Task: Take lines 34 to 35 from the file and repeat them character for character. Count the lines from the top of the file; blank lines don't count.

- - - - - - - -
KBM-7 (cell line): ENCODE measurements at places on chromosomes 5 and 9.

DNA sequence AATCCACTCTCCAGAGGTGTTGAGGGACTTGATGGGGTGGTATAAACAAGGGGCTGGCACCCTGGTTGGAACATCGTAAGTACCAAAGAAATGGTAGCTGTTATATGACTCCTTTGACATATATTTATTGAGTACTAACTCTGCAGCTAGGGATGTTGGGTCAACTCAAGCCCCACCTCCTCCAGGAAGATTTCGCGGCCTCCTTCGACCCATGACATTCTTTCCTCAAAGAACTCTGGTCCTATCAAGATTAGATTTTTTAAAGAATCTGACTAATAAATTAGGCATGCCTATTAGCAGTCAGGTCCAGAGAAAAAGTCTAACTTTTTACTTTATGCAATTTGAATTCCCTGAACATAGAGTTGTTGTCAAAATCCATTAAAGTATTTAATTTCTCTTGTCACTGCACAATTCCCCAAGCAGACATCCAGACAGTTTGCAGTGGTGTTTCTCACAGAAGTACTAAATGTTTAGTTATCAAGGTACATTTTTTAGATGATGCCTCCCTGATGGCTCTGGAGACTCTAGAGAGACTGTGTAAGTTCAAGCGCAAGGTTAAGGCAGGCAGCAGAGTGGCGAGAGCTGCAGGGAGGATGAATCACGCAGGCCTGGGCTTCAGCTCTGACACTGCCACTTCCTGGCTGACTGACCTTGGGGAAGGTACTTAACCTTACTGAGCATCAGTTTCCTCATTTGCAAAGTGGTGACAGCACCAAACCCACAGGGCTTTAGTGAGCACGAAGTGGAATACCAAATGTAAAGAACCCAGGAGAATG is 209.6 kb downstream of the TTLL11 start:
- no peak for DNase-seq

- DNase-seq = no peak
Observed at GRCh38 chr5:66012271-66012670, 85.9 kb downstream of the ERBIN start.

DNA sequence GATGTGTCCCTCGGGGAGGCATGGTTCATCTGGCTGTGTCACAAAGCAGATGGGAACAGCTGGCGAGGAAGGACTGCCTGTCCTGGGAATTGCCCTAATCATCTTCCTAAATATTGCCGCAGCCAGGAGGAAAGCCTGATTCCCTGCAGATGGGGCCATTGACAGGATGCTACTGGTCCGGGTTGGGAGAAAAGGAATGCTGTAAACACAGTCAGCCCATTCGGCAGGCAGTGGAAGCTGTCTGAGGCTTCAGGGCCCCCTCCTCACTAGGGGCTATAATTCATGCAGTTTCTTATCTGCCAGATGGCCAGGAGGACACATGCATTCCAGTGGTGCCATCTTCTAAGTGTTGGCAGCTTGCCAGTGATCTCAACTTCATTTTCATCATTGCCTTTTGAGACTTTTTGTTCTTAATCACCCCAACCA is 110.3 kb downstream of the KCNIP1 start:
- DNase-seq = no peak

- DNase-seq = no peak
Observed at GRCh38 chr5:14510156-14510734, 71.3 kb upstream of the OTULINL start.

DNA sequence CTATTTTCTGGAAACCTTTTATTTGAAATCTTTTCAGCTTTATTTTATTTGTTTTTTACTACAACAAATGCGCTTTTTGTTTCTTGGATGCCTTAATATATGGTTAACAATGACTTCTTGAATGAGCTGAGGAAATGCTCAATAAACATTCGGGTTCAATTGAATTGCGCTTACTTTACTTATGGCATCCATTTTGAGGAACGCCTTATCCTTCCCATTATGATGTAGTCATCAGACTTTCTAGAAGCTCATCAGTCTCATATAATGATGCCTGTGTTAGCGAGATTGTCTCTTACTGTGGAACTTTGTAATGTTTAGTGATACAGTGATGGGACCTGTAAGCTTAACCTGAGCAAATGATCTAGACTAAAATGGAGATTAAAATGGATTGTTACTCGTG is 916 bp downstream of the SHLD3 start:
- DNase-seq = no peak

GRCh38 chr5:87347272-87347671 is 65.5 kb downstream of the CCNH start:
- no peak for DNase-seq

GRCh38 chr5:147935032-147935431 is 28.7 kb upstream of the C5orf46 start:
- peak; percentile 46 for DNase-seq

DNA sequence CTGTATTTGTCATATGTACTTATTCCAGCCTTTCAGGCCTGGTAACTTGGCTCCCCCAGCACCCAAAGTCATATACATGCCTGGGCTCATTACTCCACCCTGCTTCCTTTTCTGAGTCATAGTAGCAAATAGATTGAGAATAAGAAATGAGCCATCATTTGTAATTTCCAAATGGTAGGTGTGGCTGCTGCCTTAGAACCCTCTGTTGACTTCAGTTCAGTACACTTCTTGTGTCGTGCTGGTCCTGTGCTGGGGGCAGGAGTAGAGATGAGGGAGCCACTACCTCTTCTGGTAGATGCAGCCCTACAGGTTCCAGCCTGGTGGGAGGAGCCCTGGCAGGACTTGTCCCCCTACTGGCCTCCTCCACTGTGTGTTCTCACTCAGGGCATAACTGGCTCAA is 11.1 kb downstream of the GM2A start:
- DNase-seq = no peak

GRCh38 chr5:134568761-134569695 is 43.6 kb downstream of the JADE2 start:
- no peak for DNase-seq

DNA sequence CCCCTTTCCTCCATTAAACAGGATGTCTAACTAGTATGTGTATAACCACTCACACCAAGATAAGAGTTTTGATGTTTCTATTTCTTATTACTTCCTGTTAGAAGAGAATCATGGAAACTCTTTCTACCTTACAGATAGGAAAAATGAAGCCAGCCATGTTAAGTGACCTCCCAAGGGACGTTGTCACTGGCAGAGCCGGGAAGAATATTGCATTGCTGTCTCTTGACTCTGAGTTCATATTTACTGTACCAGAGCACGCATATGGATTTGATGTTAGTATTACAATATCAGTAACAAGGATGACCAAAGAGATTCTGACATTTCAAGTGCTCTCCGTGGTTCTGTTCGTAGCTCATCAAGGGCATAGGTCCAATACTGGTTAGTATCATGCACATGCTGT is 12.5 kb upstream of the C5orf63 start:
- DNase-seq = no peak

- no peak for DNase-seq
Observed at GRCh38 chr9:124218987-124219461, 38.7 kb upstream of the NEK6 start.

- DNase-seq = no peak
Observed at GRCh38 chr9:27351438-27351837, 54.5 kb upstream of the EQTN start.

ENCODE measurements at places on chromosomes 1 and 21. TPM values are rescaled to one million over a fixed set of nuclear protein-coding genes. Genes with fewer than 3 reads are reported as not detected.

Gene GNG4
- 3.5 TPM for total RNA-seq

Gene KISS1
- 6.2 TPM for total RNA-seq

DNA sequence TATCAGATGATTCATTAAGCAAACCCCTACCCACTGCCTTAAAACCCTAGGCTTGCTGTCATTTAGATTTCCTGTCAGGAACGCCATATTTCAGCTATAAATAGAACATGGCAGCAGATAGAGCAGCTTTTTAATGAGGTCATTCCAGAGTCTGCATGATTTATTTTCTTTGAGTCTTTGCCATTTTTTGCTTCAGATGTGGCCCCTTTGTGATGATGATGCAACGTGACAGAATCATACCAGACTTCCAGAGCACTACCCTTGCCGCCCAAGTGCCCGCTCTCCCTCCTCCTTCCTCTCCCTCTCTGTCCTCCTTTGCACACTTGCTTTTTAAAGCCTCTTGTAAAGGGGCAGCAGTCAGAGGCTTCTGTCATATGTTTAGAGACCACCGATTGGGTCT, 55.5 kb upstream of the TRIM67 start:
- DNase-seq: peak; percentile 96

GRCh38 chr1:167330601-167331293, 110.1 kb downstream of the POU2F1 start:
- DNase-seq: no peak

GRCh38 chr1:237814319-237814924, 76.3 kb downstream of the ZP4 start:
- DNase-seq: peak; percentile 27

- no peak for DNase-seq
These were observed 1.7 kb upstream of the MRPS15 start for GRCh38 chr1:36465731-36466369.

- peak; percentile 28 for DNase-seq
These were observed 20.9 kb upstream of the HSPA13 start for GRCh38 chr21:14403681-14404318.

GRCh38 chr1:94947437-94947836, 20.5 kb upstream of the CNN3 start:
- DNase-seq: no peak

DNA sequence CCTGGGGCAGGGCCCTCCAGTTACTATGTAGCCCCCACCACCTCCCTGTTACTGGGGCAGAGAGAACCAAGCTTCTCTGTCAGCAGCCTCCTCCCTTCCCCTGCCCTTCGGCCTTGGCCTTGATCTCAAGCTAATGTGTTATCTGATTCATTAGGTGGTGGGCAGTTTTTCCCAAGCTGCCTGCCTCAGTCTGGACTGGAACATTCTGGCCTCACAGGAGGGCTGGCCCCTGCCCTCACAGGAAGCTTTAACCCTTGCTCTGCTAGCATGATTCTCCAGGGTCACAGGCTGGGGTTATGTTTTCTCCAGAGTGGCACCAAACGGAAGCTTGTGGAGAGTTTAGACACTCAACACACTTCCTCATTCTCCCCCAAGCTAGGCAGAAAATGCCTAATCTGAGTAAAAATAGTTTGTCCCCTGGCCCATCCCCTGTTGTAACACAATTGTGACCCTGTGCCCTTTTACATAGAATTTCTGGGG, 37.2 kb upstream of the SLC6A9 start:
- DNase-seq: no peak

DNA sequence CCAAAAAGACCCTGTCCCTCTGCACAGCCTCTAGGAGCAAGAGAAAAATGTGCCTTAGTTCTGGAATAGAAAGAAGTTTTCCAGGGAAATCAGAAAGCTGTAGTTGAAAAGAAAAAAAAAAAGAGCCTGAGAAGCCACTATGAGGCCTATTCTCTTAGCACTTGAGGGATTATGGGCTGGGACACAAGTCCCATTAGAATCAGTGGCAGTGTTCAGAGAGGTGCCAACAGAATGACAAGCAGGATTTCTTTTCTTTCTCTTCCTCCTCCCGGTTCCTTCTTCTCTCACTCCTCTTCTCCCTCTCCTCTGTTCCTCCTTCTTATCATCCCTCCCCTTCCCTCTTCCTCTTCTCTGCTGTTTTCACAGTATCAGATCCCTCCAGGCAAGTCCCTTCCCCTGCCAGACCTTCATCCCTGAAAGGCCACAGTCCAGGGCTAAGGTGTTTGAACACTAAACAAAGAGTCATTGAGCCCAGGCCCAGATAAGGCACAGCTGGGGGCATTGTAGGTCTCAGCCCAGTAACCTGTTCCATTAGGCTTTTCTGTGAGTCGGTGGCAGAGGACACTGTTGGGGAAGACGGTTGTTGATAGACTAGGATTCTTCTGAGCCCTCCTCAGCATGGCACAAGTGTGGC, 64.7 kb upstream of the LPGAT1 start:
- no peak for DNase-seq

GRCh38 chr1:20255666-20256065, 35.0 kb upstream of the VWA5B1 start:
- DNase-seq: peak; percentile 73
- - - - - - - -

- DNase-seq: no peak

GRCh38 chr1:237814319-237814924, 76.3 kb downstream of the ZP4 start: